Trending November 2023 # Twitter Announces ‘Super Follow’ Subscriptions # Suggested December 2023 # Top 12 Popular

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Twitter hasn’t changed all that much in the last few years. For the most part, people use it the same as they always have — a mostly public-facing microblogging’ platform. But the company today exposed highlighted multiple upcoming features that could significantly change the way people interact with one another on the platform, in many ways making it more versatile — and more like some of its competitors.

Twitter announced its first paid product at an investor event today, showing off screenshots of a feature that will allow users to subscribe to their favorite creators in exchange for things like exclusive content, subscriber-only newsletters, and a supporter badge.

The company also announced a feature called Communities, which could compete with Facebook Groups and enable Super Follow networks to interact, plus a Safety Mode for auto-blocking and muting abusive accounts. On top of all that, Twitter said it plans to double revenue by 2023.

A jumble Patreon, along with a bit Twitch, Super Follows enables Twitter users, well, eventually become super followers’ of their preferred online accounts. A number of those exclusive perks Twitter is teasing include exclusive articles and newsletters, discounts, supporter badges, and super-followers-only conversations.

If you can’t change Twitter display name and username then this guide will help you in getting the solution for the same.

Also read: Best 12 Vocabulary Building Apps for Adults 2023?

Revue

Rather than eliminating character limitations, Revue is a means for Twitter users to print newsletters to their audiences — those may be free or be behind a paywall. Ultimately, there will be a place that you adhere to your lengthiest tweetstorms.

Also read: 7 Best Woocommerce Plugins to boost your Store you must know

Spaces

This one is not completely new for men and women that follow societal websites closely, but it is basically Twitter’s variant of Clubhouse. To put it differently, it is a place where you can actually speak to people employing honest-to-goodness audio, though it contains live AI captions for discussions also.

There’s no word on exactly when these features will land, but considering some of them are already being tested publicly, I’d guess sooner rather than later.

You're reading Twitter Announces ‘Super Follow’ Subscriptions

What Is A Follow Train?

A follow train (also known as a follow chain or a follow for follow group) is a group of people who follow each other on a social media platform (e.g Instagram, Twitter, TikTok).

Participating in a follow train is a popular method used by many to grow their social media followers (especially Instagram).

Follow trains help you to grow your social media followers quickly and easily.

The follow train is originated from Instagram back in its early days, and it’s still very popular in the present for one reason—it works.

How does a follow train work?

A follow train works by sharing your social media handle, following others that interest you, and sending them a direct message telling them where you found them from (e.g. Reddit).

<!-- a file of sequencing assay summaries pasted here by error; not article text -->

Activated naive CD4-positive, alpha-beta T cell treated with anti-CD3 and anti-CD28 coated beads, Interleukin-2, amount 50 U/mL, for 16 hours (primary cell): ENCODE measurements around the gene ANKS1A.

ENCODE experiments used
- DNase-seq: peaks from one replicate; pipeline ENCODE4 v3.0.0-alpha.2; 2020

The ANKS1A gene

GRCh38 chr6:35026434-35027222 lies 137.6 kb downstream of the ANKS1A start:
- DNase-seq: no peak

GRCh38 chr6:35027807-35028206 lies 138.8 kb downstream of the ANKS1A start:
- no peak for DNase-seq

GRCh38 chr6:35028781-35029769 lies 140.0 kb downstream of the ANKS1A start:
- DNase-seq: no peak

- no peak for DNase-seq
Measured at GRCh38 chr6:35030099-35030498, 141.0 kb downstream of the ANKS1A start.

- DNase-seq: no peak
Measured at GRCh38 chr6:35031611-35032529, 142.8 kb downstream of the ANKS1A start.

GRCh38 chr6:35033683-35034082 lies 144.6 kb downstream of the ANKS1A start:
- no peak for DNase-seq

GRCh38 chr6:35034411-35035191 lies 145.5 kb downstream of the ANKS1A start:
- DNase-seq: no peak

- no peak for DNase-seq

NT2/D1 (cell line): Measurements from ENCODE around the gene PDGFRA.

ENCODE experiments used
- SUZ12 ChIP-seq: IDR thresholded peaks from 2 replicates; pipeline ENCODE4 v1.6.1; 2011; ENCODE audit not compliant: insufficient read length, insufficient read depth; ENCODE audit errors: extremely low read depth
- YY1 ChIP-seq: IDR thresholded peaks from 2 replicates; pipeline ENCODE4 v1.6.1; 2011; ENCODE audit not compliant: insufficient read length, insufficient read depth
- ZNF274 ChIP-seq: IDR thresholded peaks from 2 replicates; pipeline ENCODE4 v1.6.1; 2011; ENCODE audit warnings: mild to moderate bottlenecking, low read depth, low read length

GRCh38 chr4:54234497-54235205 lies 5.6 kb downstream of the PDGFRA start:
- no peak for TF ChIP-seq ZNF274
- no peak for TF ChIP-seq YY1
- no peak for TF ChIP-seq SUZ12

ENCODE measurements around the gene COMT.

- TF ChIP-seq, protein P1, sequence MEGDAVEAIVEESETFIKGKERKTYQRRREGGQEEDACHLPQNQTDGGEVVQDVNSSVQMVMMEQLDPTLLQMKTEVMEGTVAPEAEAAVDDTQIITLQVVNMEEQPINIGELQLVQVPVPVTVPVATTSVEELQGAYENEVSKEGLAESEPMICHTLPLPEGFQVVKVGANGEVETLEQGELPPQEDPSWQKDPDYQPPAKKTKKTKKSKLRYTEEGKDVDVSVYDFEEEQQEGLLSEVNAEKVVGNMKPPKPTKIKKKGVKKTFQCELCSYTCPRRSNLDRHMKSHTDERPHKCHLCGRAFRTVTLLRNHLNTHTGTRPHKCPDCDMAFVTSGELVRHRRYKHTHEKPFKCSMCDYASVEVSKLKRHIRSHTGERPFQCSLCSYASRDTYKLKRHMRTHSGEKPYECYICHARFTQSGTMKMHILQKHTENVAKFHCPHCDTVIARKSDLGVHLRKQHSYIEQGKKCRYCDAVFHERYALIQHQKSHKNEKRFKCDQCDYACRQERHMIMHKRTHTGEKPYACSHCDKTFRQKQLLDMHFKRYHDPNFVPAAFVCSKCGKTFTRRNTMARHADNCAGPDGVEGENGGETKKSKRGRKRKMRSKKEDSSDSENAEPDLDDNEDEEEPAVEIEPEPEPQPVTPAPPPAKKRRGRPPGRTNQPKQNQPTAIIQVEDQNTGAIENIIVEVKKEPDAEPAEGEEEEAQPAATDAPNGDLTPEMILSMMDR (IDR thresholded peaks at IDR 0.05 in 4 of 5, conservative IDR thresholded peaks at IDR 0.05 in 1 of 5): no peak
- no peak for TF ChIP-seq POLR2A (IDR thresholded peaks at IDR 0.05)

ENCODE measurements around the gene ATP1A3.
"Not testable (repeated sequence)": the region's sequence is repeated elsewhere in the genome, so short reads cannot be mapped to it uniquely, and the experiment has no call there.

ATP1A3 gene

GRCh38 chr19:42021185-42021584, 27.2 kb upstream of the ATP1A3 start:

Let’s get into each one of the steps in detail.

Firstly, you’ll have to share your social media handle ‘link here’ in a follow train (e.g. chúng tôi in order for people to find and follow you.

In addition to sharing your social media handle, certain groups require you to write up a short description of yourself or the content that you post.

This is to allow people to know your niche, so they’ll only follow you if they are interested in your content.

Secondly, you can follow others that interest you.

A common fault in follow trains is that people don’t like to follow first. This can be due to ego, distrust, laziness, etc.

So if you do happen to follow others first, you can grow your followers at a faster rate then if you were to just share your social media handle.

Follow trains work because people follow each other, so someone needs to follow first in order for it to work.

The last step (and the most important one) is to direct message the person telling them where you found them from (e.g. Reddit).

This step is crucial because if you don’t send them a direct message, they won’t know that you’re doing follow for follow.

If you follow these three steps, you’re guaranteed to receive a follow back almost all of the time.

Types of follow trains

There are various types of follow trains (not only Instagram).

Here is a compiled list of follow trains you can check out to grow your followers.

All of them are completely free to join and are great places where you can connect with people in your niche.

Instagram follow train

Follow trains are widely used by Instagram users who want to quickly grow their followers.

One of the most popular follow trains for Instagram is the r/Instagram community on Reddit.

The community has a “Follow Friday” thread where you can share your Instagram handle with others every Friday.

The goal of the thread is to find new people to follow on Instagram and expand your follower-base in the process.

There are lots of people in varying niches on the “Follow Friday” thread—from photography to personal accounts so you’ll definitely find someone in your niche.